After curing and correction, a mirror finished planar film 15 is bent to form a smooth parabolic surface, and is secured to the sheet 12. Perferably, the film 15 is applied to the sheet 12 before the fiberglass sheet 12 has completely cured, so that no other adhesive is necessary in order to provide the forming tool 10 with a longitudinally expansive uniform smooth convex surface 16 of parabolic cross section. Preferably, the film 15 is a sheet of stainless steel or a sheet of plastic such as plexiglass, having a metallic chromium coating on the exterior surface thereof.
It is necessary for the exterior surface 16 of the film 15 to be extremely smooth and without surface irregularities that would lead to corresponding irregularities in a parabolic reflector trough 11 to be produced for use in a solar collector. Also, the tool 10 is normally constructed longer than is necessary, and is sawed off to an appropriate length before formation of a reflector trough 11 thereon.
The mold 10 may be glued or otherwise affixed to a wooden or metal base 36, as depicted in FIG. 3. Also, the male form 10 may be fitted with end pieces 14 having surfaces that conform to and support the interior surface of the sheet 12 and film 15. As in the embodiment of FIG. 3, the tool 10 can be formed with laterally extending ledges 37 positioned at the extremities of the skirts 34 and 35 of the sheet 12.
To form two parabolic reflectors 11 on the tool 10 of FIG. 1, the surface 16 is sprayed with a resin release agent, such as a conventional gelcoat or wax release agent between the arcuate dividers 44 and 46. Thereafter, a plurality of layers of thermosetting resin indicated collectively at 38 in FIG. 3, are sprayed onto the form 10 in an uncured state in several different operations. The sequence of layers built up is depicted in FIG. 4, which illustrates a cross section of a finished parabolic reflector 11. A first heavy resin coat 40 is sprayed onto an optically smooth layer 16 of form 10 which may be plastic, such as plexiglass, with metallic chromium plated thereon. It has been found to be helpful in some instances to vibrate the form 10 during application of this layer to induce entrapped air bubbles to surface and leave the resin. This aids in eliminating "orange peel" or diffuse surface defects previously discussed. One suitable thermosetting resin that may be employed as the layer 40 is a 1:1 isophthalate resin. One such resin is manufactured by Cargill Corporation and is sold as resin number 8450. It is to be understood, however, that a wide variety of thermosetting resins are available for this purpose. Virtually any of the reinforced plastics may be employed, including epoxies, polyesters, phenolics, polyimides, polybenzin-idazoles and diallyl phthalates.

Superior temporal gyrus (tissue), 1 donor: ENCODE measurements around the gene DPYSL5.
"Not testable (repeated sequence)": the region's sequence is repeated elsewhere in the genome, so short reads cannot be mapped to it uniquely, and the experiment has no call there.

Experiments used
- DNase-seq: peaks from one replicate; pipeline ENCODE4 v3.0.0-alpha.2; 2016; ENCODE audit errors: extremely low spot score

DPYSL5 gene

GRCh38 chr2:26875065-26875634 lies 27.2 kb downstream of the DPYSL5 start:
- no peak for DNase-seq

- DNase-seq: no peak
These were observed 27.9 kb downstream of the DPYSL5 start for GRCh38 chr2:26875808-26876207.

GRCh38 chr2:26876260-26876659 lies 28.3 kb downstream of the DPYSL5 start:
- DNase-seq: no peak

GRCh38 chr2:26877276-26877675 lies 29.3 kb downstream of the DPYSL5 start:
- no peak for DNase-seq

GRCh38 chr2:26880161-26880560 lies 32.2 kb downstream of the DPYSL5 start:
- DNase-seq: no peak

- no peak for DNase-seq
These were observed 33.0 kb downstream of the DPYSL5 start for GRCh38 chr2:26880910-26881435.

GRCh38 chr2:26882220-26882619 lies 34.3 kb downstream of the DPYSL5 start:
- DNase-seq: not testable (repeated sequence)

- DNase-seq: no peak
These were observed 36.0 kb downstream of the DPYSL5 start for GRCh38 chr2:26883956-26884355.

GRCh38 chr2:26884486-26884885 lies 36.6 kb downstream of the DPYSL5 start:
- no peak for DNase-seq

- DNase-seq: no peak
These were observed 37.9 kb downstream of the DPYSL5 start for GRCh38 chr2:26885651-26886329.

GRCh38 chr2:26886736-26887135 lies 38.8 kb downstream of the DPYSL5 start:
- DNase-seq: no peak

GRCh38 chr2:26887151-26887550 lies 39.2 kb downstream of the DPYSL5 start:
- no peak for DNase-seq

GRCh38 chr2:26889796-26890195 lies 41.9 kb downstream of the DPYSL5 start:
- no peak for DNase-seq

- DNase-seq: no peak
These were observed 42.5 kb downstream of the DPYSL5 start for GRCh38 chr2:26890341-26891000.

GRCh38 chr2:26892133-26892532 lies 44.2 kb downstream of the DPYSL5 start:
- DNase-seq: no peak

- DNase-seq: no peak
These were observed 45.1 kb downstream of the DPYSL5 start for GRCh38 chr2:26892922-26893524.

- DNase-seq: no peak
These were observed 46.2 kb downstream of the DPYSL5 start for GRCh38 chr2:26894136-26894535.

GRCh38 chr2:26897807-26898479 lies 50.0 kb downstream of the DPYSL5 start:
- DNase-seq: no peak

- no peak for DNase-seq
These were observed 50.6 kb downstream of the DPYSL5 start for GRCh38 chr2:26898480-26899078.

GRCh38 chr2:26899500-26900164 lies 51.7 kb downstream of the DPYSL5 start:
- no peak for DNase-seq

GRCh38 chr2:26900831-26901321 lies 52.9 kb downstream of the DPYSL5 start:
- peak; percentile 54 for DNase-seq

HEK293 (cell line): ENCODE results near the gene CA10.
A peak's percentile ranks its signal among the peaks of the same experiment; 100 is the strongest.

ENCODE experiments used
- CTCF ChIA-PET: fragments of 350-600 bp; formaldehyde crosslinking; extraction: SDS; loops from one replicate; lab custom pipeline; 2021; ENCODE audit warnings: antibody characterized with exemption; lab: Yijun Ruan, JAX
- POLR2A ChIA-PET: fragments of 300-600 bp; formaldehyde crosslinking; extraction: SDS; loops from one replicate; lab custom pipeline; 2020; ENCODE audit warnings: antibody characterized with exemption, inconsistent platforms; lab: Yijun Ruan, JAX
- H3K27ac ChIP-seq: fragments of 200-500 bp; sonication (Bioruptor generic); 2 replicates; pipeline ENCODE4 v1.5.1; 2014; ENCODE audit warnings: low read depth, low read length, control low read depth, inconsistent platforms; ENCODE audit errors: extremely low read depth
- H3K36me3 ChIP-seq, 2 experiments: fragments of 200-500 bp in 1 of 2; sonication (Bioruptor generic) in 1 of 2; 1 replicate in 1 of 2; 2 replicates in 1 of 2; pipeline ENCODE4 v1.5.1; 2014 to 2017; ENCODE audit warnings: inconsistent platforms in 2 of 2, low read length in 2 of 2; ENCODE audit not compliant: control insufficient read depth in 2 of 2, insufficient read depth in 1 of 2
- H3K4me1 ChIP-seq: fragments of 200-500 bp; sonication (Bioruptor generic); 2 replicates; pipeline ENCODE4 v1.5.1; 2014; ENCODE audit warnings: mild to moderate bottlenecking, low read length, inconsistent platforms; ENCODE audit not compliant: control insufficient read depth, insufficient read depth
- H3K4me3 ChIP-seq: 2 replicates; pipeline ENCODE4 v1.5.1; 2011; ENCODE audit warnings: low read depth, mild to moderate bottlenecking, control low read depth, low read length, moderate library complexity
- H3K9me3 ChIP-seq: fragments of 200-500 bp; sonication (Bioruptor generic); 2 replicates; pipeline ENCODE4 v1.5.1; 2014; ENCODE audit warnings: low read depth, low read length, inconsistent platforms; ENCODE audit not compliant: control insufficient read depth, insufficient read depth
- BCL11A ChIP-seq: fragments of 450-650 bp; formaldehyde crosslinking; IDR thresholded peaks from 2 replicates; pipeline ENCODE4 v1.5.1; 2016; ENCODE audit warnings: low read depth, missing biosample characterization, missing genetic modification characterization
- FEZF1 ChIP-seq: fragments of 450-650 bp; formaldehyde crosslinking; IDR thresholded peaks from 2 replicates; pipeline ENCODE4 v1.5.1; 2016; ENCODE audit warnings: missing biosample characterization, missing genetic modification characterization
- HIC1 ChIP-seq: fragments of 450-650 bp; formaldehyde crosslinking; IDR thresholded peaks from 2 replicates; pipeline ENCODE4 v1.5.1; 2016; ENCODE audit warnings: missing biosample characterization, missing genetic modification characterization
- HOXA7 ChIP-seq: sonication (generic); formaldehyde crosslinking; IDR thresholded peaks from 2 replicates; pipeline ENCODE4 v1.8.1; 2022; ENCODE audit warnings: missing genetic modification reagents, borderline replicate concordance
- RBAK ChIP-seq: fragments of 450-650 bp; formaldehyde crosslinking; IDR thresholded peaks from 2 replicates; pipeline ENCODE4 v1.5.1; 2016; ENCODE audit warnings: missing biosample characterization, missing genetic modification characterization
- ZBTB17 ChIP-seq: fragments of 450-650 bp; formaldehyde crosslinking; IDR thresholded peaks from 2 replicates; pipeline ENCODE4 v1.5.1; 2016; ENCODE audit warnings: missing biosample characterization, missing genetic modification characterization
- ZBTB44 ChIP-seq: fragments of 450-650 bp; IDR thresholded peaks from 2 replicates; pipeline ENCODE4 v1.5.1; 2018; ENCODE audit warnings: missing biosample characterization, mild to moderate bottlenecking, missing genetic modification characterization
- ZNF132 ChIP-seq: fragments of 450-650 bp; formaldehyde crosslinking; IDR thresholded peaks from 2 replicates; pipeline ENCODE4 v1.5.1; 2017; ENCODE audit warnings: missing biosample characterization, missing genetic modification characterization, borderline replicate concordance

On top of the heavy resin coat 40, a two pound fiberglass veil or mesh 41 is positioned after the resin coat 40 has cured. Then a second resin coat 42 is applied over the veil 41. The resin 42 may be the same isophthalate resin. The resin coat 42 is allowed to at least partially cure, and a third resin coat 43 of the same isophthalate resin intermixed with chopped glass roving is sprayed over the layer 42.
The aggregate thickness of layers 40, 41, 42 and 43 is about one quarter inch in thickness.
In an alternative embodiment, one half inch fiberglass duct wrap is positioned on top of the second resin layer 42 prior to the sprayed application of the resin layer 43. The use of such a duct wrap provides for additional structural stablity of the parabolic reflector 11 so produced. The aggregate thickness of the layers 40, 41, 42 and 43 with the fiberglass duct wrap between layers 42 and 43 is about 3/4 inches in thickness.
It should be noted that the embodiment of the reflector trough 47 produced in FIG. 9 differs from the embodiment 11 of FIGS. 3 and 10 in that intermediate longitudinal supports 48 are provided in addition to the longitudinal supports 70 formed in the reflector support structure by the longitudinal ribs 45 adjacent to the edges of the reflector support structure remote from the parabolic vertex.
The ends of the reflector support structure are equipped with planar end pieces 49, depicted for example in FIG. 10. To facilitate attachment of the end pieces 49, the arcuate ribs 44 and 46 of the framework positioned on the mold 10 are located adjacent to and just inside of the desired cut line for trimming to length at each end of the reflector trough 11 or 47. After curing, the trough is rough sawed to length and the retaining fiberglass 55 on the outside of the outermost transverse rims 71 formed on the reflector support structure by arcuate ribs 44 and 46 is ground to a smooth surface, which is drilled to match fastener holes 50 in formed end pieces 49 shown in FIG. 10. The end pieces 49 are normal to the concave parabolic surface 51 formed to create the reflector support structure 52 depicted in FIG. 10. The drilled holes 50 in the end pieces 49 may be specially fitted with pivot stubs, apertures or other mounting accessories required to support the entire linear parabolic trough 11 or 47. After final curing, sawing to length, grinding flat, and mounting of the formed ends 49, excess fiberglass overhang indicated along the outermost longitudinal supports 70 at 53 is rough sawn and ground flat so that the flats create a single plane with the flat edges 54 of formed ends 49. The entire reflector support structure 52 so formed may then be removed from the parabolic convex surface 16 of form 10.
Prior to fully curing the resin layers indicated collectively at 38 in FIG. 3, however, it may be desireable to mount the end pieces 49 and effectuate curing of the resin in a particular manner as depicted in FIG. 5. Specifically, before the thermosetting resin cures, the end pieces 49 are mounted in place as indicated against the wet resin. Spring biasing devices 57, in the form of elastically deformable members, such as the coil springs depicted, are positioned under tension in spaced displacement from each other as indicated. That is, the springs 57 are positioned longitudinally along the reflector support structure 56 in mutually parallel alignment with respect to the principal axis 29 of the parabolic configuration of the structure. Hooks 58 at the ends of the springs 57 are secured about the ledges 37 formed by the longitudinal supports 45 and the sheet 12 at skirts 34 and 35 thereof. The coil springs 57 are thereby placed under tension that tends to draw the opposing skirts 34 and 35 of the sheet 12 and the ledges 37 towards each other. If this is done prior to fully curing the layers of thermosetting resin on the structure 56, the tensile force imposed by the springs 57 tends to constrain the expansion of the resin during curing, yet is not so restrictive as to cause surface irregularities. The structure 56 is urged by the springs 57 to retain its parabolic configuration. The spring constant of the springs 57 is chosen so as not to be so great as to create surface disruptions resulting in the "orange peel" effect previously mentioned.